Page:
Chris “Dubby” McFarland won this year’s Madden NFL eSports competition on February 3rd in Houston. This tournament take place annually in the days leading up to the Super Bowl. McFarland won $75,000 for of a $250,000 prize pool for finishing in first. place. Unfortunately for him, he was forced to give back $3,000 of his winnings after his subsequent behavior on Twitter.
As McFarland was in the midst of his run to capture the coveted title of Madden champion, people began to bring up racist tweets from McFarland’s past. Some of these tweets included him using the N-word in reference to black people along with a slew of other racial remarks and degrading comments. These tweets were posted in 2010 and 2011 but were still tweeted by him nontheless.
In response to these tweets, EA’s competitive gaming commissioner Matt Marcou gave the following quote:
These posts violated our Code of Conduct and don’t represent the values of our organization.
Marcou quickly met with McFarland to, “warn him that his posts were inappropriate and could not continue.” McFarland however felt the need to take to Twitter following his tournament win to call out those who had been digging through his past tweets.
Yall searching thru 75 thousand tweets, ima search thru 75 thousand dollars…tell me how my ass taste #neeeeedit
— Chris McFarland (@DubDotDUBBY) February 4, 2017
It was after this that EA decided to step in and fine McFarland $3,000 for his comments. They also deducted 100 Madden NFL Championship Series Points from his name which is a fairly decent amount considering the top-ranked player this past December had only 1,000 points. Of the fine, Marcou said, “It’s important that we clearly set conduct boundaries to guide our competitors and ensure that promotional and financial opportunities for all parties continue to grow.”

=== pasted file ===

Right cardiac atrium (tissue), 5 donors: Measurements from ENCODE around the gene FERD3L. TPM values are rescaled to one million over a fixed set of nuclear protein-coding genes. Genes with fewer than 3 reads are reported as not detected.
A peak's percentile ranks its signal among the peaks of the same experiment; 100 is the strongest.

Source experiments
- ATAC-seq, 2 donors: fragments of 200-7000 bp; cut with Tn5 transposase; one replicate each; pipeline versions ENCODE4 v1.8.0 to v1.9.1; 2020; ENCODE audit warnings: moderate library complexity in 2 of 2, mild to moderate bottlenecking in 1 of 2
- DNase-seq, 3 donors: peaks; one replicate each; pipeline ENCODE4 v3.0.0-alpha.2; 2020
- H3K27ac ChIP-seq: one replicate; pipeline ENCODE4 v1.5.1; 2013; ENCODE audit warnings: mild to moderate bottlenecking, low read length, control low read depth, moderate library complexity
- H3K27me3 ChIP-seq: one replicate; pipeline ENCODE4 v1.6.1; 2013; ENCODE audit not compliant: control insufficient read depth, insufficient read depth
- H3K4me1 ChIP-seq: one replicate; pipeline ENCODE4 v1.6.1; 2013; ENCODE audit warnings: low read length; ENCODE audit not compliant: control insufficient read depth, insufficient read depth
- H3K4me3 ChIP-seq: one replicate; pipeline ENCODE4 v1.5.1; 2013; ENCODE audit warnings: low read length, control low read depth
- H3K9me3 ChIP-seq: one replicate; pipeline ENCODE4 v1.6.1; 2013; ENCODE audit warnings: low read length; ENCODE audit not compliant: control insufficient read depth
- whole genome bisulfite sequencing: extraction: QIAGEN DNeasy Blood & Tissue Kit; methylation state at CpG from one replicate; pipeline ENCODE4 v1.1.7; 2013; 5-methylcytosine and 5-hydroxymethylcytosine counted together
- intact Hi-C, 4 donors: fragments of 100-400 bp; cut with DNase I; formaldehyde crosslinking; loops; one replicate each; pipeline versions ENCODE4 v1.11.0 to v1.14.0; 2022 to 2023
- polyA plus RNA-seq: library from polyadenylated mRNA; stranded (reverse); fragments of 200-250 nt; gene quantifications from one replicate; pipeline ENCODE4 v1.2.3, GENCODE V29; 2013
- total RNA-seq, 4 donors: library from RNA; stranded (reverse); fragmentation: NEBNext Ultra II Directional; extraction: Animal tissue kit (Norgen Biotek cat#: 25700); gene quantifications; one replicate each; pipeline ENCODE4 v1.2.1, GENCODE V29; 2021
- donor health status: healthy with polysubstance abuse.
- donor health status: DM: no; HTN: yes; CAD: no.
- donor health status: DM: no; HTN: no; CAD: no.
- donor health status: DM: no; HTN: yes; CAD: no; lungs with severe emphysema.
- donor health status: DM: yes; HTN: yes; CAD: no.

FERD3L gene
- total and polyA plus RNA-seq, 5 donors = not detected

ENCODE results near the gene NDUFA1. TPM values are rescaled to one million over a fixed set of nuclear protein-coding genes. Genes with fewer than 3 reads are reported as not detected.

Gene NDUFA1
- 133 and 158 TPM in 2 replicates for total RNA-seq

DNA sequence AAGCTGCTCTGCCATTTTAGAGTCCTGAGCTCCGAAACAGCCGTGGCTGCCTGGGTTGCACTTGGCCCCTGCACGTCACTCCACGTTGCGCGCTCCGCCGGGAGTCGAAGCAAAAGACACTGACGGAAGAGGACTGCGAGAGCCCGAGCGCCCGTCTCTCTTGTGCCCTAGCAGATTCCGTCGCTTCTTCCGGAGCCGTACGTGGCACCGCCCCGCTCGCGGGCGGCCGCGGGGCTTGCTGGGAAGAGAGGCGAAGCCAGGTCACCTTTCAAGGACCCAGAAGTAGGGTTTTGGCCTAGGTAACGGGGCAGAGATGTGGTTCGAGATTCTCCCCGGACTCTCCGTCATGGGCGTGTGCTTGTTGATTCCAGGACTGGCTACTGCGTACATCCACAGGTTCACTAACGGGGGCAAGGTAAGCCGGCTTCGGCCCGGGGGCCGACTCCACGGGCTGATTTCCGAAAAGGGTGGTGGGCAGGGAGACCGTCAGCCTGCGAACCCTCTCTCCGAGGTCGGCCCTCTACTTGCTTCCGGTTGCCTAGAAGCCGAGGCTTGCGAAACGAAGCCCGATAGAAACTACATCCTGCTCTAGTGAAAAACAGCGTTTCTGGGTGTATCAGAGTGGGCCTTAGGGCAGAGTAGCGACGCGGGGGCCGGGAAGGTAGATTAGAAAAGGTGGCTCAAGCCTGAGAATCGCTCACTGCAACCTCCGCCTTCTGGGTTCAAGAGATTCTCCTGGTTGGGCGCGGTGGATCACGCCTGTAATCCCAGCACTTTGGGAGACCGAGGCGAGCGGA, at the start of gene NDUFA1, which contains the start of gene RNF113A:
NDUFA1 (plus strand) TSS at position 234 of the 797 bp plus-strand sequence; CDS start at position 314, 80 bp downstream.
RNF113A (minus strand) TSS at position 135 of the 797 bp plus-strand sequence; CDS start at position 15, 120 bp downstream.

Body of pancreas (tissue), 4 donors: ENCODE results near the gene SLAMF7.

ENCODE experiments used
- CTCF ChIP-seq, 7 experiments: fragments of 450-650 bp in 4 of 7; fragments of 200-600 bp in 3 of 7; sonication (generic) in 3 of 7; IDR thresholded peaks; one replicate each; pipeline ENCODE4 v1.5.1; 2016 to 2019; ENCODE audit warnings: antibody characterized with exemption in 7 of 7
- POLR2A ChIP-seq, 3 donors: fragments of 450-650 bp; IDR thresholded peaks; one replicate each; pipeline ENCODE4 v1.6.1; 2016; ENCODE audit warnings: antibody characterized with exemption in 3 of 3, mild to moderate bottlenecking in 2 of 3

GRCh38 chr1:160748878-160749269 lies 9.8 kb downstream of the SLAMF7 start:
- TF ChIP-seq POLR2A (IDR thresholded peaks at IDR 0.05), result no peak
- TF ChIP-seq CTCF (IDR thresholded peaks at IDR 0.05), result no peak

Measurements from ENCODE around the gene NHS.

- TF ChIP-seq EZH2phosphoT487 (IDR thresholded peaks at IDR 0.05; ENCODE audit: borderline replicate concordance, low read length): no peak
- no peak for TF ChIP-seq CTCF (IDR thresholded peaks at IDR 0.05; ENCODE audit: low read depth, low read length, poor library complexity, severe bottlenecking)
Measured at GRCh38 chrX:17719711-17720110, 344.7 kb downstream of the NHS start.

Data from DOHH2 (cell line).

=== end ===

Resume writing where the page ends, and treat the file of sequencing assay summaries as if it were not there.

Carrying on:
In the days since McFarland’s fine, his attitude has seemed to change drastically. In a statement that was emailed to Polygon, McFarland gave this statement:
[A lot] of what I said was outta passion and emotion at the time. I understand everything that I did wrong and accept responsibility for my words. Honestly the fine just shows how much this game is growing. It’s not just for the small group of pro Madden players, it’s for the entire country. We as players need to understand that we not only represent ourselves but the growth of the game. […] EA holding us more responsible for our actions is a reflection on how big they want Madden to grow, at the end of the day that’s what we all want. I have accepted the consequences and plan on representing both myself and the game of Madden positively.
Despite the fine, McFarland is still slated to compete in the Madden Championship that will take place on May 31.